Oscar Wilde and a Death of No Importance: A Mystery by Gyles Brandreth


Oscar Wilde and a Death of No Importance: A MysteryOscar Wilde and a Death of No Importance: A Mystery by Gyles Brandreth

My rating: 3 of 5 stars

3.5 stars

I will wait for Jeannette, Marialyce and Dawn before post my review. However, since I always avoid spoilers in my reviews, see my review as followed.

Even if I am not a big fan of mysteries featuring real literary authors, I liked this one.

In my opinion, the author managed quite well to balance between quoting famous artists & writers with a mystery case as background.

Among the citations, we can mention some of these well known names, such as: Arthur Conan Doyle, (Sherlock Holmes, Watson), Robert Sherard, Butler Yeats, William Wordsworth, Thomas Huxley, Émile Zola, Mrs. O’Keefe (Georgia), Walter Scott, Madame Tussaud, Euripides, Plato, Madame Rostand (an old Wilde’s passion), Gustave Eiffel, Louis Pasteur, Jerome K. Jerome, Wagner, Millais, Maupassant, Baudelaire, Byron, Wordsworth, John Keats, Doré and Tenniel. Certainly, I must forgot to mention some other names.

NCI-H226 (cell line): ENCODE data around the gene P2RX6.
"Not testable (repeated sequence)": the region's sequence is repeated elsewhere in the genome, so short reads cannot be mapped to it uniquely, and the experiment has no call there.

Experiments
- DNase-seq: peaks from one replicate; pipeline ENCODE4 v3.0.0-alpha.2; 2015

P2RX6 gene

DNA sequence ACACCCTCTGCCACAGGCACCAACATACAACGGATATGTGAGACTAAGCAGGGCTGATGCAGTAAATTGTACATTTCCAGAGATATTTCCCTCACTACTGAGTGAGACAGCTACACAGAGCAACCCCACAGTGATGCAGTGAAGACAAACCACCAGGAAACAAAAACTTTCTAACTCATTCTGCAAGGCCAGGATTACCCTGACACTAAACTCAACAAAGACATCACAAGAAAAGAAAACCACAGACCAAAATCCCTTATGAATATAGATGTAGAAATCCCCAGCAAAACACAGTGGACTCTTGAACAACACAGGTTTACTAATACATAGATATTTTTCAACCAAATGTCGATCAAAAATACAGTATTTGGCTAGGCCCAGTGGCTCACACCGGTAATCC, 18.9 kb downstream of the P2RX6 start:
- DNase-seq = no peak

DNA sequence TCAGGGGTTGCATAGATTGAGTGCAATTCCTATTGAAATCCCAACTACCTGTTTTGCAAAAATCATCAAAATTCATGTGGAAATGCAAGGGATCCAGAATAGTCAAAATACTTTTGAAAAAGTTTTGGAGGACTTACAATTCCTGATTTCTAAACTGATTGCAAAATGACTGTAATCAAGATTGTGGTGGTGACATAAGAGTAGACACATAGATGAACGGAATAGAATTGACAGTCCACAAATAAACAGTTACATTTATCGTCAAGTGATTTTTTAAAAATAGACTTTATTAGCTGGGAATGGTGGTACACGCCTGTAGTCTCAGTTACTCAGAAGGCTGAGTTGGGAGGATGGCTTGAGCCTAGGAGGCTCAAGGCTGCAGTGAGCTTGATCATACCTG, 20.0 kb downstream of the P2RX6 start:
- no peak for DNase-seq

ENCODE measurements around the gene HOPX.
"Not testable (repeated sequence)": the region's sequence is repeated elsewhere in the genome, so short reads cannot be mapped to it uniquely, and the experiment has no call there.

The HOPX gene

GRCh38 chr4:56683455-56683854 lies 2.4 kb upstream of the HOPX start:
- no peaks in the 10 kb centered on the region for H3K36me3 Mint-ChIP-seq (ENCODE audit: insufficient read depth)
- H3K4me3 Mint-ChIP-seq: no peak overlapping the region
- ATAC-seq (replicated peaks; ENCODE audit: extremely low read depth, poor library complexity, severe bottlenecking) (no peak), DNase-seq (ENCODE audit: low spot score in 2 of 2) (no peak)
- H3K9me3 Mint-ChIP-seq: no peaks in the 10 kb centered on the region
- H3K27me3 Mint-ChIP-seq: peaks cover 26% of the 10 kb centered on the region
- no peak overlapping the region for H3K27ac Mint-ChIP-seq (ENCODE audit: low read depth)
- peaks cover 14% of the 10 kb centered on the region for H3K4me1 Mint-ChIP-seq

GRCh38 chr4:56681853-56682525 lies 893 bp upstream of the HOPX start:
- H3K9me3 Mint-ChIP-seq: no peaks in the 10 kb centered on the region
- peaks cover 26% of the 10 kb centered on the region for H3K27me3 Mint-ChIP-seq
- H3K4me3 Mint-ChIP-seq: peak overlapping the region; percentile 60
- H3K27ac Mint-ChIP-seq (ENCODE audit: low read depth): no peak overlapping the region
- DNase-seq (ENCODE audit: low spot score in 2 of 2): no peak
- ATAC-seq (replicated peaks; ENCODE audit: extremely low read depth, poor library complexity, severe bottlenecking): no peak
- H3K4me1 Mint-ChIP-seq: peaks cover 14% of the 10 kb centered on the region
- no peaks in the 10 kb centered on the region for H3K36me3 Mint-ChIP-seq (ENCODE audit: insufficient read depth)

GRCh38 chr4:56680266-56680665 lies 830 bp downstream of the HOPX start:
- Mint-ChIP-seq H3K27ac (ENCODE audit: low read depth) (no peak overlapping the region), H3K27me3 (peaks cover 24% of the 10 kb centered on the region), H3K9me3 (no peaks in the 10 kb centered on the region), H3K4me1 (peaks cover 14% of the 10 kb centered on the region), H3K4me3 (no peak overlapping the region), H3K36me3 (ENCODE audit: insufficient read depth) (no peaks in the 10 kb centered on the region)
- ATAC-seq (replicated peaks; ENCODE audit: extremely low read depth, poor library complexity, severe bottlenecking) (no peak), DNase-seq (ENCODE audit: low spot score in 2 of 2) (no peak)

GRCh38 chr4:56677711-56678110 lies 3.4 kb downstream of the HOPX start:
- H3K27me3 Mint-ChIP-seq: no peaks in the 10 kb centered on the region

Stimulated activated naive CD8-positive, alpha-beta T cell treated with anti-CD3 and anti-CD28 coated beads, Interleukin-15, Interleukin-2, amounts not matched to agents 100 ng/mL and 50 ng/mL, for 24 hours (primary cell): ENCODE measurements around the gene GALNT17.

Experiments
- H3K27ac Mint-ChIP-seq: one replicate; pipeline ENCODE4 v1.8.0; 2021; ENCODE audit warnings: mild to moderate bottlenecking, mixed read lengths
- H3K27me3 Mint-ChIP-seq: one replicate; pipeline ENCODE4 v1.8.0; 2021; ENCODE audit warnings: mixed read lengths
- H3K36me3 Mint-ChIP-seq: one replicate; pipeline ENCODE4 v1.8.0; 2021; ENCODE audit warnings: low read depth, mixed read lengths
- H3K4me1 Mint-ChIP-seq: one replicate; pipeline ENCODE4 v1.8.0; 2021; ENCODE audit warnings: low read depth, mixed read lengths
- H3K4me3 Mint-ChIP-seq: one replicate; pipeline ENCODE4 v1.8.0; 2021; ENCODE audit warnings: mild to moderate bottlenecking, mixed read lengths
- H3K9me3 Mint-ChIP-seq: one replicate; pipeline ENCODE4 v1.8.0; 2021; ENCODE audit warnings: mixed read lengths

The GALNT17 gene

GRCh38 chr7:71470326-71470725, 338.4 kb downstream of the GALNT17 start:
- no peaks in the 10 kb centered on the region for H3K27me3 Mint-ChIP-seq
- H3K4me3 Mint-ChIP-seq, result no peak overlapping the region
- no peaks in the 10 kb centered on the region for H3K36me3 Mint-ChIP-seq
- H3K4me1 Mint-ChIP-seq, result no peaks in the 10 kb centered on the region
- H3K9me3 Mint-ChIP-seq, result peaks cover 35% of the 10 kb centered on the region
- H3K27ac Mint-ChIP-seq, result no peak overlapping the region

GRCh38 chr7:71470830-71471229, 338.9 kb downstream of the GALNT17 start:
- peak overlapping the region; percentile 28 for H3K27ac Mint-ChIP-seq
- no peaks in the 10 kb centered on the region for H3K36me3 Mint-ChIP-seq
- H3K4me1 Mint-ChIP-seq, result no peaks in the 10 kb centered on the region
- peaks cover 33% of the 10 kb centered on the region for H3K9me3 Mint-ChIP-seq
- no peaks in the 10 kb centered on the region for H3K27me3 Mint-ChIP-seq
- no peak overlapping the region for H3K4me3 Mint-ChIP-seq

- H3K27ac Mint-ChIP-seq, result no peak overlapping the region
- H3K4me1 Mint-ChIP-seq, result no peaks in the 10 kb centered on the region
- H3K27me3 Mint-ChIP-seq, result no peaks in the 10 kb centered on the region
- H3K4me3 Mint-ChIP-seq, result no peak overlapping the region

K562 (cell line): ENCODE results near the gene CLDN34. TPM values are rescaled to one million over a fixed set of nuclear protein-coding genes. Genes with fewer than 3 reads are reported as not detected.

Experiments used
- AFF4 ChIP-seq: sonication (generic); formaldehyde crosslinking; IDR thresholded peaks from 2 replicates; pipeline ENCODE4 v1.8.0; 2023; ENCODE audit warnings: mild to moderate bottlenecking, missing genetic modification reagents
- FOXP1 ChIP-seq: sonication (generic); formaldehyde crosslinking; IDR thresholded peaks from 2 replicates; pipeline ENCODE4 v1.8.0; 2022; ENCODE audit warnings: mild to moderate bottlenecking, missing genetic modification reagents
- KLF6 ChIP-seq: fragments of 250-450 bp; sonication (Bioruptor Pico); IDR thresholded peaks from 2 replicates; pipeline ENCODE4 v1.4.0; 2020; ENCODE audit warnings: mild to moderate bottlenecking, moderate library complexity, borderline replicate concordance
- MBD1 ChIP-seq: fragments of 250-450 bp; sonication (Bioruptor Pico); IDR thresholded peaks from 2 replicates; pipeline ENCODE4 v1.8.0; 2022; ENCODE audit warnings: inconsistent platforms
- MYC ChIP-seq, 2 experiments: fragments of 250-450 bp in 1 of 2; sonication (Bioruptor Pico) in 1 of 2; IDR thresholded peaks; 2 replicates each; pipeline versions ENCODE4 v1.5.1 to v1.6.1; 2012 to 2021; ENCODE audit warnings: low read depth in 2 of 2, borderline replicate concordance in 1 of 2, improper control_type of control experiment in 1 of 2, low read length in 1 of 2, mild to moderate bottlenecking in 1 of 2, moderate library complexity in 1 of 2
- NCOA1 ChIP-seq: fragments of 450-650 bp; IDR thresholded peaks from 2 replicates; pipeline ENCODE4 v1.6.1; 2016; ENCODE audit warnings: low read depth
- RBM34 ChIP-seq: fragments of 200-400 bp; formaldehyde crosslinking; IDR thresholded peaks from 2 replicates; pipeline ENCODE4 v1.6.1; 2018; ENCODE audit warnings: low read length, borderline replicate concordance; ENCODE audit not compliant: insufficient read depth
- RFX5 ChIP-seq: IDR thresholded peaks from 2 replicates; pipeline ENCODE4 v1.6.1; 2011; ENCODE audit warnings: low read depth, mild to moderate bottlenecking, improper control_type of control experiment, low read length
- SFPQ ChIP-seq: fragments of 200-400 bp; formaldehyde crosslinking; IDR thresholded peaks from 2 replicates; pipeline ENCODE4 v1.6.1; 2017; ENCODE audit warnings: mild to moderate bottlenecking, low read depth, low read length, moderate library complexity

Some interesting quotations:

Page 5:
“Life is the nightmare that prevents one from sleeping.”

Page 48:
“Science “is nothing but trained and organised common sense”, by Thomas Huxley.

Page 72:
“Fidelity is over-rated, Robert,” I heard him say. “It is loyalty that counts—and understanding.”

Page 82:
“Actors are so fortunate,” Oscar wrote to me in a letter once. “They can choose whether they appear in tragedy or in comedy, whether they will suffer or make merry, laugh or shed tears. But in real life it is different. There are no choices. All the world’s a stage, but we must play as we are cast.”

Page 107:
“This happens to be my birthday, Robert, and on each of my anniversaries I mourn the flight of one year of my youth into nothingness, the growing blight upon my summer…Tempus fugit inreparabile!”

Page 110:
“To win back my youth,” Oscar continued, unabashed, “there is nothing I would not do—except, of course, take exercise, rise early, or give up alcohol.”

Page 148:
“There is no friendship possible between men and women, Robert. Remember that. There is passion, enmity, worship, love, but no friendship.”

Page 190:
“‘Nobody ever commits a crime without doing something stupid.’”

The truth is, a poet can survive anything but a misprint—but is Oxford the place for the truth?

Page 264:
‘Women are meant to be loved, not to be understood.’”

Page 288:
“Prayers must never be answered, Robert! If prayers are answered, they cease to be prayers and become correspondence…”

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